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U.S. agents enter Stanford Financial Houston office

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posted on Feb, 17 2009 @ 12:00 PM
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U.S. agents enter Stanford Financial Houston office


www.reuters.com

Federal agents entered the Houston office of Stanford Financial Group on Tuesday, about 15 U.S. marshals entered the lobby of Stanford's office in Houstons Galleria area.

Stanford Financial Group, which says it oversees more than $50 billion of assets, is being investigated by U.S. regulators, according to a person familiar with the matter.

The New YorkTimes reported that U.S. securities regulators had accused three top Stanford executives, including Robert Allen Stanford, of fraud.
(visit the link for the full news article)


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www.reuters.com


Admin Edit: corrected title to properly reflect breaking news headline.



[edit on 17-2-2009 by Crakeur]




posted on Feb, 17 2009 @ 12:00 PM
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On the streets of Antigua, Texas billionaire Allen Stanford is a controversial figure. Some embrace him while others deride him as a modern-day colonialist.

But nearly all say they fear a U.S. investigation into the tycoon's financial empire and Antigua-based offshore bank could damage the Caribbean island where Stanford is a household name, its biggest private employer and powerful business force.

Antiguan Finance Minister Errol Cort expressed confidence in the island's regulatory system which he said met the highest international standards.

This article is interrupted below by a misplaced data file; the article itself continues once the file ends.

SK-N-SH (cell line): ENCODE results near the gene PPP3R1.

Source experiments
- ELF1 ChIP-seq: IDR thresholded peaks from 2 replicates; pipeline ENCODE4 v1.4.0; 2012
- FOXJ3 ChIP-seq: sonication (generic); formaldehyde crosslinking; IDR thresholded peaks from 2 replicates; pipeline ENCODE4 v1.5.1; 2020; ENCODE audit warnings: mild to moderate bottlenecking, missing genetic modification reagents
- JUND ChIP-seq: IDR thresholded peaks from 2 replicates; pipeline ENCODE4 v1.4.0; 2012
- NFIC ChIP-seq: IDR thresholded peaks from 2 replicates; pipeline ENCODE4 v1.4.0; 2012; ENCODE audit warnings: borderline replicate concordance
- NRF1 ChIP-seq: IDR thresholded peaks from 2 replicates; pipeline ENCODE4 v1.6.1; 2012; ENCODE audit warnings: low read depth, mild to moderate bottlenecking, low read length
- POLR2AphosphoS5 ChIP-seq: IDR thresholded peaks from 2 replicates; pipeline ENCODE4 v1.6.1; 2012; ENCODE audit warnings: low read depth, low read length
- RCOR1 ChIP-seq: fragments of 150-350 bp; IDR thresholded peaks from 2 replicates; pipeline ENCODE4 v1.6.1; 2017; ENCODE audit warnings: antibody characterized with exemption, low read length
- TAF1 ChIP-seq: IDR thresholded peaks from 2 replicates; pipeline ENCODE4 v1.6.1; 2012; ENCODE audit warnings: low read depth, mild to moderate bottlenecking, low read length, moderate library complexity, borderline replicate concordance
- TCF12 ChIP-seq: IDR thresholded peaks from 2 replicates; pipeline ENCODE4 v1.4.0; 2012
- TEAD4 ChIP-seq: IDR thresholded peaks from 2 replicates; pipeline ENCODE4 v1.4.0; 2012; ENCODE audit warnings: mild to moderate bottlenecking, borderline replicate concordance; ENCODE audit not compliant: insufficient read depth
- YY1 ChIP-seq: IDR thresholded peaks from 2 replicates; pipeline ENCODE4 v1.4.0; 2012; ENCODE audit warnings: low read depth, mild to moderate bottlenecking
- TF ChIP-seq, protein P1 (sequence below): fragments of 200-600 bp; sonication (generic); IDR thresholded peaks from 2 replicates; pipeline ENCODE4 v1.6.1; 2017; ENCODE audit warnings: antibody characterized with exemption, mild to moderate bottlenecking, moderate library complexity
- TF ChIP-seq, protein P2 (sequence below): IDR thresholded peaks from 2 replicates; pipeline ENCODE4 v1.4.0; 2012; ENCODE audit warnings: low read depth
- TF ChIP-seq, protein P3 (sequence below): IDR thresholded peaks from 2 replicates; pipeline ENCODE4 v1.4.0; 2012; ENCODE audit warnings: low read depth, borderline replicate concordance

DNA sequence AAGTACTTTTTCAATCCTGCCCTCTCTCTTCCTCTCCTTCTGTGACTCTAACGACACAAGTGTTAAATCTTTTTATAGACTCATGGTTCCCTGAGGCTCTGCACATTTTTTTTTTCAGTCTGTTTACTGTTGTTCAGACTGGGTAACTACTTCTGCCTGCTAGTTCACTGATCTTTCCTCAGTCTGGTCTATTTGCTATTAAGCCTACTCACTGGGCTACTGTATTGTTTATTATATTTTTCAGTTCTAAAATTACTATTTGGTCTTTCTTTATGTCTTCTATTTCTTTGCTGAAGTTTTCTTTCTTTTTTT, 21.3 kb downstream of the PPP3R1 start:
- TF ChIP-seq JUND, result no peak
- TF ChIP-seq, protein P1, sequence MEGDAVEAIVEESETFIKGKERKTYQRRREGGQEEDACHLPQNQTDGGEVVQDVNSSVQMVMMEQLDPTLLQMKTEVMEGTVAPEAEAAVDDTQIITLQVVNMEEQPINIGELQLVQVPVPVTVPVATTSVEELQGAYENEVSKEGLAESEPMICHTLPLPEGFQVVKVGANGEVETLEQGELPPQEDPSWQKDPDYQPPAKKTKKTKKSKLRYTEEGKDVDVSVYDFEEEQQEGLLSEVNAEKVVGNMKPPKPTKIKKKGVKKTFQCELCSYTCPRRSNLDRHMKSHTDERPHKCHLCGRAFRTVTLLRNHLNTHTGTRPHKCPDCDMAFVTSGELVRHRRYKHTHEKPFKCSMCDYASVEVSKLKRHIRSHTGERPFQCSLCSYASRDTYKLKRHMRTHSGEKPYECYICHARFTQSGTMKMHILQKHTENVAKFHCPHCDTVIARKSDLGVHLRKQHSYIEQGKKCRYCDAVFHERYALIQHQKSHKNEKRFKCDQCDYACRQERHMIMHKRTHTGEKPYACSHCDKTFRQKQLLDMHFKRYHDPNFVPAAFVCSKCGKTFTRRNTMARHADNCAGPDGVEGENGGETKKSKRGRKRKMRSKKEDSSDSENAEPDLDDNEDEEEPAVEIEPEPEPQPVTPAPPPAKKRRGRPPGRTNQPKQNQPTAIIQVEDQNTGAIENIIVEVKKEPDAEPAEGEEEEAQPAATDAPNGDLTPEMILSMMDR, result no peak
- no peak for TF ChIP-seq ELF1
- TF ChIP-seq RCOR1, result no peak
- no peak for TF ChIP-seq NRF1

"I have no fear in respect of that situation," he said of the Stanford investigation. "We have a very strong regulatory framework and structure. It has been tested not only regionally and internationally."

The U.S. Securities and Exchange Commission, the Financial Industry Regulatory Authority and state regulators in Florida and Texas are investigating Stanford International Bank, which has 30,000 clients in 131 countries with $8.5 billion in assets.

They are examining the bank's ability to pay high yields on certificates of deposit that it says are invested mainly in stocks, real estate, hedge funds and precious metals, many of which have lost value in recent months.

Stanford's clients include many sports personalities. The 58-year-old Texan has close marketing ties with pro-golfers Vijay Singh and Camilo Villegas. Another golfer, Henrik Stenson of Sweden, signed a multi-year endorsement deal in July, while English soccer star Michael Owen of Newcastle United signed last April.

The investigation comes at a sensitive time for U.S. regulators who were heavily criticized for missing tips about Bernard Madoff's suspected $50 billion fraud.

Antigua's Financial Services Regulatory Commission met officials of Stanford's Antiguan bank over the weekend but declined to comment on their findings.


www.reuters.com
(visit the link for the full news article)



posted on Feb, 17 2009 @ 12:03 PM
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High yields in this market? I bet they found another one. Good find!



posted on Feb, 17 2009 @ 03:50 PM
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reply to post by ACEMANN
 


NPR says they "only" lost $8,000,000,000 but the Feds say he controlled $50Bn!

pisses me off.



posted on Feb, 17 2009 @ 04:02 PM
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reply to post by jdub297
 

As the day goes by, the numbers and people involved are growing.

huffpo.com is running with this now, too.



posted on Feb, 18 2009 @ 01:12 PM
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And now his whereabouts are unknown:


Stanford whereabouts unknown after charges: SEC

WASHINGTON (Reuters) - Federal regulators said on Wednesday they do not know the whereabouts of billionaire Texas banker Allen Stanford, charged with "massive" international financial fraud, federal regulators said on Wednesday.

"We are unaware of his whereabouts," SEC spokeswoman Kimberly Garber said from Texas. Asked if Stanford may be outside the United States, she said, "Certainly that's a possibility but we don't know."


www.reuters.com... 090218?feedType=RSS&feedName=topNews



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